George Kliavkoff, the new Pac-12 commissioner, wasn't all doom and gloom when asked about the proposed moves of Oklahoma and Texas from the Big 12 to the SEC, and the impact it might have on the college football landscape.
To the contrary, he welcomed it.
At Pac-12 football media day Tuesday in Los Angeles, he considered it an opportunity to get bigger and better.
"The fallout from Texas and Oklahoma gives us an opportunity to once again consider expansion," Kliavkoff said.
On the job for just a month, he disclosed that schools from other conferences already have reached out to the Pac-12 and inquired about possible league movement.
Yet pressed by a reporter, Kliavkoff wouldn't confirm a report that Texas Tech has been one of them.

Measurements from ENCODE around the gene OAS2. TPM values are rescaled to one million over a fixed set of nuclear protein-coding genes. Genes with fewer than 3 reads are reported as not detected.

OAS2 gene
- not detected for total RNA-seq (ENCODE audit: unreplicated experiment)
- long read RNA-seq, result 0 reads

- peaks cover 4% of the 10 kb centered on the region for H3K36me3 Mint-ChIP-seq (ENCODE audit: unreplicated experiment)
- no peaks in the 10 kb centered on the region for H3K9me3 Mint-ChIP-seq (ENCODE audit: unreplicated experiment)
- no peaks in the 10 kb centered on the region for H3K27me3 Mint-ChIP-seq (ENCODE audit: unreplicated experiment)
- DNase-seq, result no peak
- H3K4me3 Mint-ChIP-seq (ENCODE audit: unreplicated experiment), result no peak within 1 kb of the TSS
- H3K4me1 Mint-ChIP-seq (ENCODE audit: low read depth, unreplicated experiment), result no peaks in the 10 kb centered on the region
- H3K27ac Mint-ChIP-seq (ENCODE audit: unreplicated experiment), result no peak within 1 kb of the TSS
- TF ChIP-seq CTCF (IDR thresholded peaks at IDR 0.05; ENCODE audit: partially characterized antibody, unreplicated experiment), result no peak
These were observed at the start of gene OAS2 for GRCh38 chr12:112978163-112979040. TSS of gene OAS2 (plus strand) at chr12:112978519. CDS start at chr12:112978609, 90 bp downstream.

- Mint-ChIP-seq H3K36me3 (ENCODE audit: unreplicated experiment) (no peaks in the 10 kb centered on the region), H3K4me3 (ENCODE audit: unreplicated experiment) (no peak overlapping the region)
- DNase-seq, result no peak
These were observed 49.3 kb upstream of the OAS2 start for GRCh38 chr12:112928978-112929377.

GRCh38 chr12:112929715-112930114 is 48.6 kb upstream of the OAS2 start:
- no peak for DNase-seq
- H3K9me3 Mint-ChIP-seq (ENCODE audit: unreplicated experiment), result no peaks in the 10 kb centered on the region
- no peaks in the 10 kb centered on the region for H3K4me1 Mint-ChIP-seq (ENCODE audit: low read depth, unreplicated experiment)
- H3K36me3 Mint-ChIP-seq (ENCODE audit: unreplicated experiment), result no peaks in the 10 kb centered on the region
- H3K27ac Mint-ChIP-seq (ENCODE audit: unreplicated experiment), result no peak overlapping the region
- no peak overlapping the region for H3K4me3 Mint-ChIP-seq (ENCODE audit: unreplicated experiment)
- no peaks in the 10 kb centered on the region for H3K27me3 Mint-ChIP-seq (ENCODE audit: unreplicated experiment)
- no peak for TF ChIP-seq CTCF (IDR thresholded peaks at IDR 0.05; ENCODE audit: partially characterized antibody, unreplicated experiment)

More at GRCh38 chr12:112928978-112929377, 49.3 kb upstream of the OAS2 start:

And so it goes.
In his opening remarks, Kliavkoff stressed the conference intends to do all that it can to strengthen football and basketball, which more often has been left behind in pursuing national championships.
"Every decision related to football is on the table," he said.
Kliavkoff noted that the possibility of Oklahoma and Texas moving to the SEC would only enhance the Pac-12 as the lone Power Five conference with teams in the Pacific and Mountain time zones, giving it added exclusivity.
He also said the conference further would consider whether it should continue using a divisional alignment and assess the non-league and league scheduling in place, plus start times.
Also, Kliavkoff said the Pac-12 will examine its forfeiture policy for the coming football season should teams be unable to field teams because of a pandemic outbreak. Last fall, games were simply canceled and replacements sought.
"We certainly have to take the temperature of the country in making these decisions," said Merton Hanks, former NFL standout and now Pac-12 executive.
Hanks said a decision on game forfeiture would be determined by mid-August.
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